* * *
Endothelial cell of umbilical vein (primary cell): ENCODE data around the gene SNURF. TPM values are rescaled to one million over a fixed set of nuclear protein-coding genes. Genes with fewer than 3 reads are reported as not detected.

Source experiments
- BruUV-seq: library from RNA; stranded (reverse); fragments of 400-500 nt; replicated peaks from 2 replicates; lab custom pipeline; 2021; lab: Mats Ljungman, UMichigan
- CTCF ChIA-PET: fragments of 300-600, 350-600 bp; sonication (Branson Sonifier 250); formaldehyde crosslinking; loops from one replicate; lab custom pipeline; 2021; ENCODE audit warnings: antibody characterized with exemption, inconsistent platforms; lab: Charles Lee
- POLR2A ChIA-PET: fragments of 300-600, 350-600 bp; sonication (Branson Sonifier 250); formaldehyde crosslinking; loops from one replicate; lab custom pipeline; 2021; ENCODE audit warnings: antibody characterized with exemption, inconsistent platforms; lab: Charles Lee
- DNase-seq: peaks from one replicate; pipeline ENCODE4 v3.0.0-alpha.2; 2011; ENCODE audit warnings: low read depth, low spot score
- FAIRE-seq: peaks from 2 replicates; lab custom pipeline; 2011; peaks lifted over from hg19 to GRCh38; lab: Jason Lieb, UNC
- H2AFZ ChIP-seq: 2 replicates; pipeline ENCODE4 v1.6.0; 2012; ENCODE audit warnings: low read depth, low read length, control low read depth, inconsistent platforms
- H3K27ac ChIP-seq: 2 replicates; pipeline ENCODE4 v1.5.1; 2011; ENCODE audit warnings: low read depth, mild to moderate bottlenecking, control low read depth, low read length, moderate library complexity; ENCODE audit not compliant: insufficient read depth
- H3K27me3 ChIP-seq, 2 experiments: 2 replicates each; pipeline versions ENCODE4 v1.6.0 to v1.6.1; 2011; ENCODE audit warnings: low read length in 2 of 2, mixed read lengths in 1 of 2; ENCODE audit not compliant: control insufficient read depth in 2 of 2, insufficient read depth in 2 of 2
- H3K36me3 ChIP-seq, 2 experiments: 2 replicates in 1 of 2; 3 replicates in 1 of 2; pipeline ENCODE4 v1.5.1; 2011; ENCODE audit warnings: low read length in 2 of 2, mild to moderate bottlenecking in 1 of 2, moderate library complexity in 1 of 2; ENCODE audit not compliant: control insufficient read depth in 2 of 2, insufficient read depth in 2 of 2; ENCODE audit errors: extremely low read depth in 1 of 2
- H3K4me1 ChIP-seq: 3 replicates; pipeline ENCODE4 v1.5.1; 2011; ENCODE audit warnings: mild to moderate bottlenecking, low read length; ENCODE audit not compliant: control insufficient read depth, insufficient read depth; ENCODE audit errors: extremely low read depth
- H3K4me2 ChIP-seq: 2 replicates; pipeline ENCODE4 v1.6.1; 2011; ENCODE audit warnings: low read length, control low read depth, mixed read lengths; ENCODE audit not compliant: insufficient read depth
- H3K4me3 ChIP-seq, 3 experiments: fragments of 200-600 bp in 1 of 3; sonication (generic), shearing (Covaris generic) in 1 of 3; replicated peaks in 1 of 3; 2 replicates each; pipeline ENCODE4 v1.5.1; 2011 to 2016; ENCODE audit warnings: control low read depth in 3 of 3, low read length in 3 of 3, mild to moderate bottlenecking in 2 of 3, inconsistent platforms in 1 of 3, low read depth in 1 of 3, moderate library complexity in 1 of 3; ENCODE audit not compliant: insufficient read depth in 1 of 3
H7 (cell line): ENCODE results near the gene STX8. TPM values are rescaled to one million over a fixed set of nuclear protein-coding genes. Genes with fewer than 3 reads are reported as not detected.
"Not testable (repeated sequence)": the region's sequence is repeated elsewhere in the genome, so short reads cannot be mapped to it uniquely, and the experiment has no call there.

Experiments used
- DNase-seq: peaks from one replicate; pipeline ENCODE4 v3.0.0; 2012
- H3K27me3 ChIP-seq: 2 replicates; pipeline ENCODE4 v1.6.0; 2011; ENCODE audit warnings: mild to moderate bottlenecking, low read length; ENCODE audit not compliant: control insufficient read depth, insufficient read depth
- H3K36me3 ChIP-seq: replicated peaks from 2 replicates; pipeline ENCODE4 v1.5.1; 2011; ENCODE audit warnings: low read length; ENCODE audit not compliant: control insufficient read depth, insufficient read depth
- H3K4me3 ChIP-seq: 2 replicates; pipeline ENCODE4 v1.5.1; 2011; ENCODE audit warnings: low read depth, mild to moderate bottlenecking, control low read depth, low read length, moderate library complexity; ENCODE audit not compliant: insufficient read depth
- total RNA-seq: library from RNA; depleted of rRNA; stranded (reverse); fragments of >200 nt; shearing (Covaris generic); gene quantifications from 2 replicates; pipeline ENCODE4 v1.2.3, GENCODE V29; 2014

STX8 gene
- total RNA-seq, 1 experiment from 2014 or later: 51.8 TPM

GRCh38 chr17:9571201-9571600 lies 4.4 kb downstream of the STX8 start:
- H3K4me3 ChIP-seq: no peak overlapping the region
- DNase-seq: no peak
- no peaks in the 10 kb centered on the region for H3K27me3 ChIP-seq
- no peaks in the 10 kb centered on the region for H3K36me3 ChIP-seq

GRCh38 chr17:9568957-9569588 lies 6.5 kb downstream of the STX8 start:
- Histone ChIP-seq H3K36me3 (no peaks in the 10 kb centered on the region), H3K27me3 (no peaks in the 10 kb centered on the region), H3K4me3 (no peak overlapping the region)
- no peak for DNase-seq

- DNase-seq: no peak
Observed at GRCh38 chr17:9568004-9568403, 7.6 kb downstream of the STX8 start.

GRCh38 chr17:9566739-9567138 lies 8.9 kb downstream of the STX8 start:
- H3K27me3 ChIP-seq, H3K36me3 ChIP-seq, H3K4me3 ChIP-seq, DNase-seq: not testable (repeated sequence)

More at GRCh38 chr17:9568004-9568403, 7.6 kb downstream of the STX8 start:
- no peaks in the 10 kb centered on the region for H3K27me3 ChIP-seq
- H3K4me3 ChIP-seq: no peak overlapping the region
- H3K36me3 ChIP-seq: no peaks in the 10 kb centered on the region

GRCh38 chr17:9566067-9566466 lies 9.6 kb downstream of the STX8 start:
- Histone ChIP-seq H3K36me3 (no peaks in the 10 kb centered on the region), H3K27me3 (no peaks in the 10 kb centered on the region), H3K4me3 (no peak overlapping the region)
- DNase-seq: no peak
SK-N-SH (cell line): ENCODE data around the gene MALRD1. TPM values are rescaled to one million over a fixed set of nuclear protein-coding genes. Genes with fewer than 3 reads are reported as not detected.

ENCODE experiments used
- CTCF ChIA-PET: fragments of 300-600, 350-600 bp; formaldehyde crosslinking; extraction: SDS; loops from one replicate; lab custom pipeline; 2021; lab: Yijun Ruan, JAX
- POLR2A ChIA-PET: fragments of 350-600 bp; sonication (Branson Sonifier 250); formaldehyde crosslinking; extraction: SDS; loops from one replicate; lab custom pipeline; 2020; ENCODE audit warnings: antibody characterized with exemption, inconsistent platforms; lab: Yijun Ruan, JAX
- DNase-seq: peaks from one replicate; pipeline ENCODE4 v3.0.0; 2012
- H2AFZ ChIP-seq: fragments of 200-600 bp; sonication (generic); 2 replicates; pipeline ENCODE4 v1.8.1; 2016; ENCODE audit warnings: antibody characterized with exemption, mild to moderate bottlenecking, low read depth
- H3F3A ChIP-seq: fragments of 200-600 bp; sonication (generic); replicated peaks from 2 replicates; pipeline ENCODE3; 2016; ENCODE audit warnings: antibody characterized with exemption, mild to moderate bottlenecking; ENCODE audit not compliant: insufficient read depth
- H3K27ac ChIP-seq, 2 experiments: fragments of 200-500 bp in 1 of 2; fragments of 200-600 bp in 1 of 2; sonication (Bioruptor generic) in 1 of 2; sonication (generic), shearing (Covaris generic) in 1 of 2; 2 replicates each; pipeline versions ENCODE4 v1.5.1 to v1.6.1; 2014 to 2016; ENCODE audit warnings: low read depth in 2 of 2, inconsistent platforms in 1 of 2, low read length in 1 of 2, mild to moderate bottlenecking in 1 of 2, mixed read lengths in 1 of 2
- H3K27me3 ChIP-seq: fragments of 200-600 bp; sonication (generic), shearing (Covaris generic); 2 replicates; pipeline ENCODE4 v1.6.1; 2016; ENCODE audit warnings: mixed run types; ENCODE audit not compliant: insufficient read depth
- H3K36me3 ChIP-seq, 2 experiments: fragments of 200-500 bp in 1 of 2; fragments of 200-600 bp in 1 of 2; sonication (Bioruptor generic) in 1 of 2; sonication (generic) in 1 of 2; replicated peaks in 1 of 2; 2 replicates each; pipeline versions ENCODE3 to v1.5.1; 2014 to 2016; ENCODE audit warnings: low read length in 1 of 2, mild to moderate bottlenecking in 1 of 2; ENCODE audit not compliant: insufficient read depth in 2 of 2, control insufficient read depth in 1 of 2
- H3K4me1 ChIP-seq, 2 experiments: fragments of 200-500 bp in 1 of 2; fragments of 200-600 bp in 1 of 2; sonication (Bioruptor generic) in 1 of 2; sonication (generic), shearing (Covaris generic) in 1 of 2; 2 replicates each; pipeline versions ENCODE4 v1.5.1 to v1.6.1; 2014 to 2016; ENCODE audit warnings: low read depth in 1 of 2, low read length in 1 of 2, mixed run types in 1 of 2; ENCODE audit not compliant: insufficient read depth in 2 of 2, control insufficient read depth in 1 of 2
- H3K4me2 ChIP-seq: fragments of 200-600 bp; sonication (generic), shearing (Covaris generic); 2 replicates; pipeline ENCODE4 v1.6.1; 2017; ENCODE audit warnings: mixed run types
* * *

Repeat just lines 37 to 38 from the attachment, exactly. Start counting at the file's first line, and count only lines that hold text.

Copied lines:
More at GRCh38 chr17:9568004-9568403, 7.6 kb downstream of the STX8 start:
- no peaks in the 10 kb centered on the region for H3K27me3 ChIP-seq